Monday, October 7, 2019
'tis the season, part one: A House of Ghosts, by W.C. Ryan
Arcade Publishing, first North American edition, 2019
October reading is generally given over to the strange and the supernatural, so when I heard about A House of Ghosts, I picked it up and on the list it went.
It's winter, 1917, and a group of people are gathering at Blackwater Abbey at the time of the winter solstice. The house is on the "remote" Blackwater Island off the coast of Devon, and the guests of the owners, the Highmounts, will be there to try to contact the dead, hopefully their sons who died during the war. Two mediums will be in attendance, and the house is the perfect location for doing so, since it has a "reputation" for its ghostly inhabitants, "a mixed group, from several different centuries." Kate Cartwright is more than aware of their existence; she not only seems to have clairvoyant abilities, but has also actually seen these ghosts. Kate had prevously been invited to Blackwater Abbey along with her parents but had declined; her plans change however when she is given an assignment by the Intelligence Service -- she is to make her way to the island in the company of her ex-fiancé Captain Rolleston Miller-White, who in turn will be attended by his valet, an undercover Intelligence officer by the name of Donovan. It will be Donovan's job there to investigate the leak of some plans that had ended up in the hands of the Germans and to discover exactly whoever it was that had passed the classified information. Since the house is located on an island, the only way to and from there is by their hosts' boat, making it even more of a closed-circle type mystery; a storm soon traps everyone on the island, but who among them is it?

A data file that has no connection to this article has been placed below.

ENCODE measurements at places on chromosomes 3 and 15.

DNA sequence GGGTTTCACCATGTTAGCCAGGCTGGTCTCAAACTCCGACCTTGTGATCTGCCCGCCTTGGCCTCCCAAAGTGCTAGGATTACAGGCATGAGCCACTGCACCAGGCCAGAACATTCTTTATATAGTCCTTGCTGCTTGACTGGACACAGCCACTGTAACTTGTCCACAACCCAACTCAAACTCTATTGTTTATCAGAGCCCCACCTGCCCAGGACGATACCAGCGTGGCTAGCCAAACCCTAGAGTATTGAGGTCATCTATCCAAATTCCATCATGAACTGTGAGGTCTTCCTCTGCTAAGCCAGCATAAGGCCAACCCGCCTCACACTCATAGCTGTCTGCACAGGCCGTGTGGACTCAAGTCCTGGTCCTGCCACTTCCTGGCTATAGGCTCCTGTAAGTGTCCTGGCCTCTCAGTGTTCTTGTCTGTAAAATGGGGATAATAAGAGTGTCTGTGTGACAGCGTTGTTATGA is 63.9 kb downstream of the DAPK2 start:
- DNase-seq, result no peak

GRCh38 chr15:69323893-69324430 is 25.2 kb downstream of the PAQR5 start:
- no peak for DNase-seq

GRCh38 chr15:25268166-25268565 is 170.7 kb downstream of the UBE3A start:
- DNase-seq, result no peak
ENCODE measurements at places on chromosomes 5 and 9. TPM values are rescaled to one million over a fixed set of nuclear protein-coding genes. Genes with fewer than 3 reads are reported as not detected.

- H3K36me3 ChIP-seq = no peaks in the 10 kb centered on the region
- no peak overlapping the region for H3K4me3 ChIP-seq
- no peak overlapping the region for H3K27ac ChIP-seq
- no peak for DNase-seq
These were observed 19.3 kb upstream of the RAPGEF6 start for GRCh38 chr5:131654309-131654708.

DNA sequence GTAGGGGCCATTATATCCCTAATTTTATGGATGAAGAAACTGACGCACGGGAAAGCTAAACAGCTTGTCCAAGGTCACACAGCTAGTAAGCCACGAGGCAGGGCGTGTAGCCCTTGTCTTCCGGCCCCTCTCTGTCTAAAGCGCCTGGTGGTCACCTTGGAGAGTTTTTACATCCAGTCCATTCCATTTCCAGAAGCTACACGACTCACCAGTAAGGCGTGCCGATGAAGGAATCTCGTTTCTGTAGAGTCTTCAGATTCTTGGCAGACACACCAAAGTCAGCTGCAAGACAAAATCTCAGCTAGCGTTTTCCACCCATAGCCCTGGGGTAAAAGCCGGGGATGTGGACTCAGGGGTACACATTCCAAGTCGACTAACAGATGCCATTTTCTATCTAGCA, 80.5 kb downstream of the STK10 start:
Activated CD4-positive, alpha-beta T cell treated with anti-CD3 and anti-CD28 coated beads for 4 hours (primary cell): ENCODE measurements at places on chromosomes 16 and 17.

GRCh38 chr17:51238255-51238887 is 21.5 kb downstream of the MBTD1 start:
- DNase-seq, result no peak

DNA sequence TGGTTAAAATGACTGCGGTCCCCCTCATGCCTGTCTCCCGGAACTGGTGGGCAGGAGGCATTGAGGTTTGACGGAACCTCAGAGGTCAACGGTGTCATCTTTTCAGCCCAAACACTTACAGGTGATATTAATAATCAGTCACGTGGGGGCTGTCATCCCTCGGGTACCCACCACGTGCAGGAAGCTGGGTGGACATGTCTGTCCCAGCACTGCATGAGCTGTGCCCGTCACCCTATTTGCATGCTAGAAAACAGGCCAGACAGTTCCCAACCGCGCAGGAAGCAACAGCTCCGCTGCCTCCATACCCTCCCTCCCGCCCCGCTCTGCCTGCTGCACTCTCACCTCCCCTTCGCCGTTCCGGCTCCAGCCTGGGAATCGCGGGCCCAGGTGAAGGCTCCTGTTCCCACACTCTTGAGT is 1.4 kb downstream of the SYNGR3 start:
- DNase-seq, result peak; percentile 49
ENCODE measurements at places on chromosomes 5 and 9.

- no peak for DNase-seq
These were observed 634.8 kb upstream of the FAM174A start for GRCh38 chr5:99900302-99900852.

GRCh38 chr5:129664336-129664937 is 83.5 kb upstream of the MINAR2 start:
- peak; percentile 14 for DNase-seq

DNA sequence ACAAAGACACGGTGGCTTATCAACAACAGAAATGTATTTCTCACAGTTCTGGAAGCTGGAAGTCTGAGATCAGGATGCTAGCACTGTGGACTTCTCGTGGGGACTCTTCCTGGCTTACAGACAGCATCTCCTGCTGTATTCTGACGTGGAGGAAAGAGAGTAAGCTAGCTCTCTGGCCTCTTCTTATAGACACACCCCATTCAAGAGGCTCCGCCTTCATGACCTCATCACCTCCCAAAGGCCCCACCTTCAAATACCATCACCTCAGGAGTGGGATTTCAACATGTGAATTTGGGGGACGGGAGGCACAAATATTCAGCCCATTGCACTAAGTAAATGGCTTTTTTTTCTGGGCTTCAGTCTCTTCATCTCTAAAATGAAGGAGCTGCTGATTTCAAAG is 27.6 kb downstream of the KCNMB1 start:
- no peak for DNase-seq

I ask you, how could anyone not enjoy a novel with a remote island setting, a storm that makes it impossible for anyone to leave, an old house where spirits roam freely, a mystery involving spies, a murder, and best of all the promise of a seance to bring forth even more spirits (I am HUGE fangirl of novels where there is a seance or two)? These are all elements that tick my mystery/supernatural-reading buttons, but I was left completely unfazed. By page 85 I was ready to scream because nothing had happened; by page 155 I was rejoicing that something had finally happened; even the dustjacket blurb promise that "soon one of their number will die" doesn't happen until over one hundred pages after that. Given the fact that blurbers for this book referred to it as a "chilling ghost story," "a multilayered, gothic masterpiece," or "unbearably creepy," I had high hopes, but I was seriously let down. Even the ending was a big what?? and believe it or not, I had a huge chunk of this thing figured out long before getting there. And let's not even go there with the ghosts that haunt Blackwater Abbey -- I don't even get why they were included. Trust me, traditional ghost stories over the ages are part of my reading bread and butter, and the blurber who said to "think Agatha Christie meets M.R. James" may get it right on the Christie end, this is definitely NOT M.R. James.
That's me again, the red fish swimming the wrong way against the tide, since I seem to be in the minority of people that didn't care for this book. Most readers are absolutely thrilled by this novel giving it very, very high ratings in the usual places; sadly I'm not one of them.